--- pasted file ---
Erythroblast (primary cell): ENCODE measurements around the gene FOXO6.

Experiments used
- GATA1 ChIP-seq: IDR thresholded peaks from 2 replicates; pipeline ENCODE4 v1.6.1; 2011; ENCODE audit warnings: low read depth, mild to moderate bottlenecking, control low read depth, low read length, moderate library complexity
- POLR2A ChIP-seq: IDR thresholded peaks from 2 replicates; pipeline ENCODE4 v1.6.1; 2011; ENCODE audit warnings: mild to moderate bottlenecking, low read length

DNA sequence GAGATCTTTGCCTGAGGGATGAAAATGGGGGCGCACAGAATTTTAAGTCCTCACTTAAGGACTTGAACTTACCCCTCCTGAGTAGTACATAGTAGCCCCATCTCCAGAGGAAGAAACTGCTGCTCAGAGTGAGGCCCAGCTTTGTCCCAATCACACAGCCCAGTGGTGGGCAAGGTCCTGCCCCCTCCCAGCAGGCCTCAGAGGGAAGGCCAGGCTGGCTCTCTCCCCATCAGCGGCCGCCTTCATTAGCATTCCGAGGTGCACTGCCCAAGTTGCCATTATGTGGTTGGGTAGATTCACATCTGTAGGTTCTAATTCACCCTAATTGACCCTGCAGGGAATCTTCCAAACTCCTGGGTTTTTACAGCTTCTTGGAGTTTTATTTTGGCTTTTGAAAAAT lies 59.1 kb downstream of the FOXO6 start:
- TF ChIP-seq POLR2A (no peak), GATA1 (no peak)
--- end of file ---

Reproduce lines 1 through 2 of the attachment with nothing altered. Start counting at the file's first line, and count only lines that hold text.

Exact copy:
Erythroblast (primary cell): ENCODE measurements around the gene FOXO6.

Experiments used